8. Ryan JP, Fine DF, Rosano C. Type 2 diabetes and cognitive impairment: Contributions from neuroimaging. J Geriatr Psychiatry Neurol. 2014;27(1):47–55. doi: 10.1177/0891988713516543 24394151

9. Qiu C, Sigurdsson S, Zhang Q, Jonsdottir MK, Kjartansson O, Eiriksdottir G, et al. Diabetes, markers of brain pathology and cognitive function: The Age, Gene/Environment Susceptibility-Reykjavik Study. Ann Neurol. 2014;75(1):138–46. doi: 10.1002/ana.24063 24243491

10. Barbagallo M. Type 2 diabetes mellitus and Alzheimer’s disease. World J Diabetes [Internet]. 2014;5(6):889. Available from: http://www.wjgnet.com/1948-9358/full/v5/i6/889.htm 25512792

11. Biessels GJ, Reagan LP. Hippocampal insulin resistance and cognitive dysfunction. Nat Rev Neurosci. 2015;16(11):660–71. doi: 10.1038/nrn4019 26462756

12. Kim B, Feldman EL. Insulin resistance as a key link for the increased risk of cognitive impairment in the metabolic syndrome. Exp Mol Med [Internet]. 2015;47(3):e149. Available from: http://dx.doi.org/10.1038/emm.2015.3

13. Mayeda ER, Haan MN, Kanaya AM, Yaffe K, Neuhaus J. Type 2 diabetes and 10-year risk of dementia and cognitive impairment among older Mexican Americans. Diabetes Care. 2013;36(9):2600–6. doi: 10.2337/dc12-2158 23514732

14. Deary IJ, Corley J, Gow AJ, Harris SE, Houlihan M, Marioni RE, et al. Age-associated cognitive decline. Br Med Bull. 2019;92:135–52.

15. Morris JK, Vidoni ED, Honea RA, Burns JM. Impaired glycemia increases disease progression in mild cognitive impairment. Neurobiol Aging [Internet]. 2014;35(3):585–9. Available from: http://dx.doi.org/10.1016/j.neurobiolaging.2013.09.033 24411018

16. Murray A, Hsu F, Williamson J, Bryan R, Gertstein H, Sullivan M, et al. Accordion Mind: results of the observational extension of the Accord Mind randomisectrial. Diabetologia. 2017;60(1):69–80. doi: 10.1007/s00125-016-4118-x 27766347

17. Ebesunun MO, Obajobi EO. Elevated plasma homocysteine in type 2 diabetes mellitus: A risk factor for cardiovascular diseases. Pan Afr Med J. 2012;12(1):1–8.

18. Ganguly P, Alam SF. Role of homocysteine in the development of cardiovascular disease. Nutr J. 2015;14(1):1–10.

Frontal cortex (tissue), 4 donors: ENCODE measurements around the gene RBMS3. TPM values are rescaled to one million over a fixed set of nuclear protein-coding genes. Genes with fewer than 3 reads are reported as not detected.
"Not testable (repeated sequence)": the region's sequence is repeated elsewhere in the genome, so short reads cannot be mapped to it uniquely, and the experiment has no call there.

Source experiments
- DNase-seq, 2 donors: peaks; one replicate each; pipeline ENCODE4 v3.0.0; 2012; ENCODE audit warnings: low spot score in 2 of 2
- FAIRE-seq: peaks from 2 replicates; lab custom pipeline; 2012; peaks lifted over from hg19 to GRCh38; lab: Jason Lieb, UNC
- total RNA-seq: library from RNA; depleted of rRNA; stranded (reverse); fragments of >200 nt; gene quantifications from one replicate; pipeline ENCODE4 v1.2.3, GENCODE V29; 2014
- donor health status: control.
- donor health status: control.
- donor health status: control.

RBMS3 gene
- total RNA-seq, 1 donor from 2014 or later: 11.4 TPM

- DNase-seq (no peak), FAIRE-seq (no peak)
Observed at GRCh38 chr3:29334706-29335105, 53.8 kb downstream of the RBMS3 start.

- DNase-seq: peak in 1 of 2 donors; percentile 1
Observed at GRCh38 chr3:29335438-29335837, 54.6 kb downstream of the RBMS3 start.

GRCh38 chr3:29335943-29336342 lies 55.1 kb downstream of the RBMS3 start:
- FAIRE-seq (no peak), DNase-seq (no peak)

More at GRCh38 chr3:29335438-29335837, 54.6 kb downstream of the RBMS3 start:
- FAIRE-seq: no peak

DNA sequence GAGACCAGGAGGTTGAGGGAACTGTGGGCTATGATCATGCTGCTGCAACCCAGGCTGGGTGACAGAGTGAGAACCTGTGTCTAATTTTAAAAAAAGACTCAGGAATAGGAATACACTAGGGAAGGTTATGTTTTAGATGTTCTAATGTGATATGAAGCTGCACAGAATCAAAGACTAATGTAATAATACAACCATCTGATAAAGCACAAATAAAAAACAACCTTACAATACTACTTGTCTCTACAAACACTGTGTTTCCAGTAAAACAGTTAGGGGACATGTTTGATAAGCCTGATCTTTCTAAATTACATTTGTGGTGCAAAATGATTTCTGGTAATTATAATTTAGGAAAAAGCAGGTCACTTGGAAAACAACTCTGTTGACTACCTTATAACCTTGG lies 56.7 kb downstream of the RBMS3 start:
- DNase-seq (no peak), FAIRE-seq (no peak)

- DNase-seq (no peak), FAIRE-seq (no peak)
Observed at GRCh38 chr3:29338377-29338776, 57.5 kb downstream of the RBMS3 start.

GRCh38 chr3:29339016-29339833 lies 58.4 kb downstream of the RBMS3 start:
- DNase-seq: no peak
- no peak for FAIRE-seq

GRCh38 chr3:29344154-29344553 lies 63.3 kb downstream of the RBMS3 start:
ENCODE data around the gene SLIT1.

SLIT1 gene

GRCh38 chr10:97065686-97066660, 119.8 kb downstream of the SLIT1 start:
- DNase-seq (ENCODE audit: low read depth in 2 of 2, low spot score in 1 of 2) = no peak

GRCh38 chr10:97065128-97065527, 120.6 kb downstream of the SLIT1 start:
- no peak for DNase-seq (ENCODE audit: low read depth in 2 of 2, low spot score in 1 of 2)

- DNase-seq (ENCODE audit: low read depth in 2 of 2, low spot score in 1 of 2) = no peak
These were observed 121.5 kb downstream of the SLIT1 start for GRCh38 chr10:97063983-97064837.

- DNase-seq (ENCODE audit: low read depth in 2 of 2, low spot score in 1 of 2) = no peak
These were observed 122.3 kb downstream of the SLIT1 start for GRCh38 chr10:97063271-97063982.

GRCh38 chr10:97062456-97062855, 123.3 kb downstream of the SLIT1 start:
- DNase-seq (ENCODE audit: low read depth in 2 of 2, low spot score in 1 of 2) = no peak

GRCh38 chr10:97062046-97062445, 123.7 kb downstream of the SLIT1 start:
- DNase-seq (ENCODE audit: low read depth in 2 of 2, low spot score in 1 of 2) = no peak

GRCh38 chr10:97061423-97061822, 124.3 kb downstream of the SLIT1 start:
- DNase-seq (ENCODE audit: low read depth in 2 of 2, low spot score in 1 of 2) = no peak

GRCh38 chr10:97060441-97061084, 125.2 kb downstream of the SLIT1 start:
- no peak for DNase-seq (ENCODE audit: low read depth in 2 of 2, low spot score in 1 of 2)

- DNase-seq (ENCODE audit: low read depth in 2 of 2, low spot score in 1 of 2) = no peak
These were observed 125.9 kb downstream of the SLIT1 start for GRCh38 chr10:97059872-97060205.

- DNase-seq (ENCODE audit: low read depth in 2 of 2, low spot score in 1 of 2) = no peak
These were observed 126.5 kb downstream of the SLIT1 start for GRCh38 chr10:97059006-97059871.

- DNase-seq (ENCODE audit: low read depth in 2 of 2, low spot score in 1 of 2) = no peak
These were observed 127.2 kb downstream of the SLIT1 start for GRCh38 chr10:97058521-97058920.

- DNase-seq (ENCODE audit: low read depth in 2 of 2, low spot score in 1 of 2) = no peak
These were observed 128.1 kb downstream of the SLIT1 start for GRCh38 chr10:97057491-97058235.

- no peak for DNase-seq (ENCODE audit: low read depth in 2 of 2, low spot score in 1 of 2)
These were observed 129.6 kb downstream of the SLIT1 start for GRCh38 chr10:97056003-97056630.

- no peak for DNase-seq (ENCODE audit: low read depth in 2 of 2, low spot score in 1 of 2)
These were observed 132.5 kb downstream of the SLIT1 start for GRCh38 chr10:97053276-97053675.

19. Ansari R, Mahta A, Mallack E, Luo J. Hyperhomocysteinemia and Neurologic Disorders: a Review. 2014;10(4):281–8.

20. Setién-Suero E, Suárez-Pinilla M, Suárez-Pinilla P, Crespo-Facorro B, Ayesa-Arriola R. Homocysteine and cognition: A systematic review of 111 studies. Neurosci Biobehav Rev [Internet]. 2016;69:280–98. Available from: http://dx.doi.org/10.1016/j.neubiorev.2016.08.014 27531233

21. Schalinske KL, Smazal AL. Homocysteine Imbalance: a Pathological Metabolic Marker. Adv Nutr An Int Rev J [Internet]. 2012;3(6):755–62. Available from: http://advances.nutrition.org/cgi/doi/10.3945/an.112.002758

22. Masuda Y, Kubo A, Kokaze A, Yoshida M, Fukuhara N, Takashima Y. Factors associated with serum total homocysteine level in type 2 diabetes. Environ Health Prev Med. 2008;13(3):148–55. doi: 10.1007/s12199-008-0024-2 19568899

23. Mcdowell I, Lang D. Homocysteine and endothelial dysfunction: a link with cardiovascular disease. J Nutr. 2000;130:369–72.

24. Shaikh MK, Devrajani BR, Shaikh A, Shah SZA, Shaikh S S D. Plasma homocysteine level in patients with diabetes mellitus. World Appl Sci J. 2012;63(6):1158–63.

25. Huang T, Ren JJ, Huang J, Li D. Association of homocysteine with type 2 diabetes: A meta-analysis implementing Mendelian randomization approach. BMC Genomics. 2013;14(1).

26. Reitz C, Tang MX, Miller J, Green R, Luchsinger JA. Plasma homocysteine and risk of mild cognitive impairment. Dement Geriatr Cogn Disord. 2009;27(1):11–7. doi: 10.1159/000182421 19088473

27. Tian S, Han J, Huang R, Sun J, Cai R, Shen Y, et al. Increased Plasma Homocysteine Level is Associated with Executive Dysfunction in Type 2 Diabetic Patients with Mild Cognitive Impairment. J Alzheimer’s Dis. 2017;58(4):1163–73.

28. Perkumpulan Endokrinologi Indonesia. Panduan Pengelolaan Dislipidemia di Indonesia. PB PERKENI. Jakarta; 2015.

29. Inoue M, Nakasuji M, Kawasaki A, Nagai M, Miyata T, Imanaka N, et al. CKD Associates with Cognitive Decline. Japanese J Anesthesiol. 2015;64(8):833–6.

30. Tamura MK, Yaffe K. Dementia and cognitive impairment in ESRD: Diagnostic and therapeutic strategies. Kidney Int [Internet]. 2011;79(1):14–22. Available from: http://dx.doi.org/10.1038/ki.2010.336 20861818